I’m not sure if you’ve been told by your parents that “we’re glad that you’ve already surpassed us”, but I never buy into it. To some degree, I even hate those words. Don’t get me wrong in thinking that I don’t trust my parents, I’m merely disagree with the correctness of that statement. I thought about pretending to agree with it, but I’m also doubtful about if sharing my genuine thoughts about it may hurt anything at all.
First of all, it’s not really comparable. The world is changing rapidly although we might be bad at perceiving and appreciating it. Put it into perspective, a low-end smartphone accessible to most people today computes thousand times faster than those supercomputers NASA used to send astronauts to the moon in the 80s. Likewise, we can hardly predict a poor and closed country with a billion of population took a leap to open its border and suddenly rise as the top economic power of the world.
Society forces everyone to change and adapt, we won't be able to step into the same river twice and we can’t do anything other than riding the wave most of time. Although technology significantly increases the production in society and raises our living standards, unlike what Keynes guessed in 1930 that the working week would be drastically cut to perhaps 15 hours a week, we actually ended up working longer and craving more. Teenager and younger generations are suffering from mental disorders more than ever thanks to the flourishing of social media and meticulously crafted addictive algorithms behind it, the rates of obesity and health problems caused by it reaches historical highs thanks to the mass production of ultra-processed food and the popularization of fast food culture.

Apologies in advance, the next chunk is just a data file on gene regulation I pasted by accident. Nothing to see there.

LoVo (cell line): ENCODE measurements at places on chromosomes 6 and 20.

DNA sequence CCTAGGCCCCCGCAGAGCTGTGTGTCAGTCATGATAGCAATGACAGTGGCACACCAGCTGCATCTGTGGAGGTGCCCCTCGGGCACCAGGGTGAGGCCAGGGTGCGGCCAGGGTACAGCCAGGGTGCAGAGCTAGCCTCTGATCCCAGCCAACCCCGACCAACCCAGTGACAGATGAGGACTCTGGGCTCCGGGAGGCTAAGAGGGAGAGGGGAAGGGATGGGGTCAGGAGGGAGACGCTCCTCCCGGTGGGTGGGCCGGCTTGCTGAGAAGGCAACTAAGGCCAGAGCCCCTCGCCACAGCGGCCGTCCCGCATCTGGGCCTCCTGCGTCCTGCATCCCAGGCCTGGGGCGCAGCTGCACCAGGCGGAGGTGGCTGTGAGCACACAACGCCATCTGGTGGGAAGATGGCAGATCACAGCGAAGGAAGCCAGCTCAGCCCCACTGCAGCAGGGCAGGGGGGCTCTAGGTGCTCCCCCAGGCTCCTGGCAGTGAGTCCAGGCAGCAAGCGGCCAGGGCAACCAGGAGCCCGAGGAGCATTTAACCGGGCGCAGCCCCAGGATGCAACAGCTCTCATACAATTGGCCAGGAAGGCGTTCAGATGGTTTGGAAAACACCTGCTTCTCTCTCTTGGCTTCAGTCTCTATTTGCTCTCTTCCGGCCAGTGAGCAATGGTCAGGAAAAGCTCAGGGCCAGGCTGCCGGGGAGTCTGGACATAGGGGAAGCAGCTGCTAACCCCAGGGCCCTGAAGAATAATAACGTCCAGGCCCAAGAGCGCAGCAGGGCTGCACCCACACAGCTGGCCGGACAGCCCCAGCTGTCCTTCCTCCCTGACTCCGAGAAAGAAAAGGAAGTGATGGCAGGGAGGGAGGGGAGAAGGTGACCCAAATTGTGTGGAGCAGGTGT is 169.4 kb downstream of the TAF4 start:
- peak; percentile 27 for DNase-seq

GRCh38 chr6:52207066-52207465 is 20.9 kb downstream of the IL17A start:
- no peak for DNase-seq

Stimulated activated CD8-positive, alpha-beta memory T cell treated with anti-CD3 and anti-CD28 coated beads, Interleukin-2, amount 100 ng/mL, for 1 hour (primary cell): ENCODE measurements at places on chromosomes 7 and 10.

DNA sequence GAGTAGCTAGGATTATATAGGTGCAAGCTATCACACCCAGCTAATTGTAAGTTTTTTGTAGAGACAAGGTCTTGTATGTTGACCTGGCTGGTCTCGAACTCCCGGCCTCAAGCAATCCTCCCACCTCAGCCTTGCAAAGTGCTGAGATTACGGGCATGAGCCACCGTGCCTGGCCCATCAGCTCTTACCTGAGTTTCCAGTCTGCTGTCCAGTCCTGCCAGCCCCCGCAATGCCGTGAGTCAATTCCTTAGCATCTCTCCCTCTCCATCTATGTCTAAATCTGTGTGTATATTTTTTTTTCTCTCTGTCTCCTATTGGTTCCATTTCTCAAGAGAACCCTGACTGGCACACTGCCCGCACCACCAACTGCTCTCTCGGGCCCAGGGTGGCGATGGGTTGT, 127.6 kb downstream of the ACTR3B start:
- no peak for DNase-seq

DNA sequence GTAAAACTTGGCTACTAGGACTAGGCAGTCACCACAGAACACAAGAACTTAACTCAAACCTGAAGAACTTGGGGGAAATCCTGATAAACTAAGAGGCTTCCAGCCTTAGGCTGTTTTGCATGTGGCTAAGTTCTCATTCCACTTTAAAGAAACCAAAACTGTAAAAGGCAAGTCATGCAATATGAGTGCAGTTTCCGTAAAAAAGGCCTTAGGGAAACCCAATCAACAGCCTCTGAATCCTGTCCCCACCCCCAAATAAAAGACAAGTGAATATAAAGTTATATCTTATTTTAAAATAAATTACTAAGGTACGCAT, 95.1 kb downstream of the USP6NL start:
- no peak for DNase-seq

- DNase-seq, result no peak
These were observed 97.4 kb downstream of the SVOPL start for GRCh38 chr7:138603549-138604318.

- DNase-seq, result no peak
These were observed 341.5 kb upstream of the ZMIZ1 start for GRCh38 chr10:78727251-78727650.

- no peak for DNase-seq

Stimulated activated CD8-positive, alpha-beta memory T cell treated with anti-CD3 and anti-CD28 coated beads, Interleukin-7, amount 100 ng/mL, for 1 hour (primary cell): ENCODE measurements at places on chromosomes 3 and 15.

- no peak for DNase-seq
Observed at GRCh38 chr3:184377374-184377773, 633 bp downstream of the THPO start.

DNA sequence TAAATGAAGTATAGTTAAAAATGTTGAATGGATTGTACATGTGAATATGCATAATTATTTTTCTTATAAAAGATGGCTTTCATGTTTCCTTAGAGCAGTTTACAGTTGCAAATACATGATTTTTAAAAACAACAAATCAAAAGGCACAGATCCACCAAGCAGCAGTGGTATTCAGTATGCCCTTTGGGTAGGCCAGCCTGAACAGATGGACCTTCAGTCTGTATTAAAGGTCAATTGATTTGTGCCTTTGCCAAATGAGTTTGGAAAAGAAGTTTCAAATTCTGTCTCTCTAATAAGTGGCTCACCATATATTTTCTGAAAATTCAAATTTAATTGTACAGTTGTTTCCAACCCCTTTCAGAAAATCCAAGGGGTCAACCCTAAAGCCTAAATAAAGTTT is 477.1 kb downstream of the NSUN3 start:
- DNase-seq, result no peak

There seem to be little correlation between happiness and society wealth. Or by analogy, people who drives Mercedes today aren’t happier than emperor who rides carriage centuries ago. It’s not rational to appraise modernization and globalization by staying blind to all its tangible downsides or side effects.
No matter what I do I’m standing on parents shoulder. Einstein famously said that he stands on the giants shoulder. We’re all students of history. Plato was a student of Socrates, Warren Buffet was apprenticed under Graham, Charlie Munger never shies from admitting Benjamin Franklin as his role model.
In sports like NBA, while there’s incessant debate among media and fans about who is the G.O.A.T, it’s neglecting a simple fact that all players are students of the game and players before them. “I have stolen all of these moves from all these great players. I just try to do them proud, the guys who came before, because I learned so much from them. It’s all in the name of the game. It’s a lot bigger than me.”, as said by the hall of fame basketball player Kobe Bryant.
Our connection and tiers with parents goes beyond biological resemblance. The way we think and behave are all deeply influenced by the family in which we grow up. And because the impact is so tangible that it becomes part of our subconsciousness that we barely notice. Nothing comes out of thin air, it's both dishonest and ignorant to fail to admit the foundational stepping-stones that our parents have laid for us. Instead of starting from scarcity like our parents did, we start from abundance. It’s even harder or more subtle to tell how much of our education or career choices is a result of our parents or our own efforts.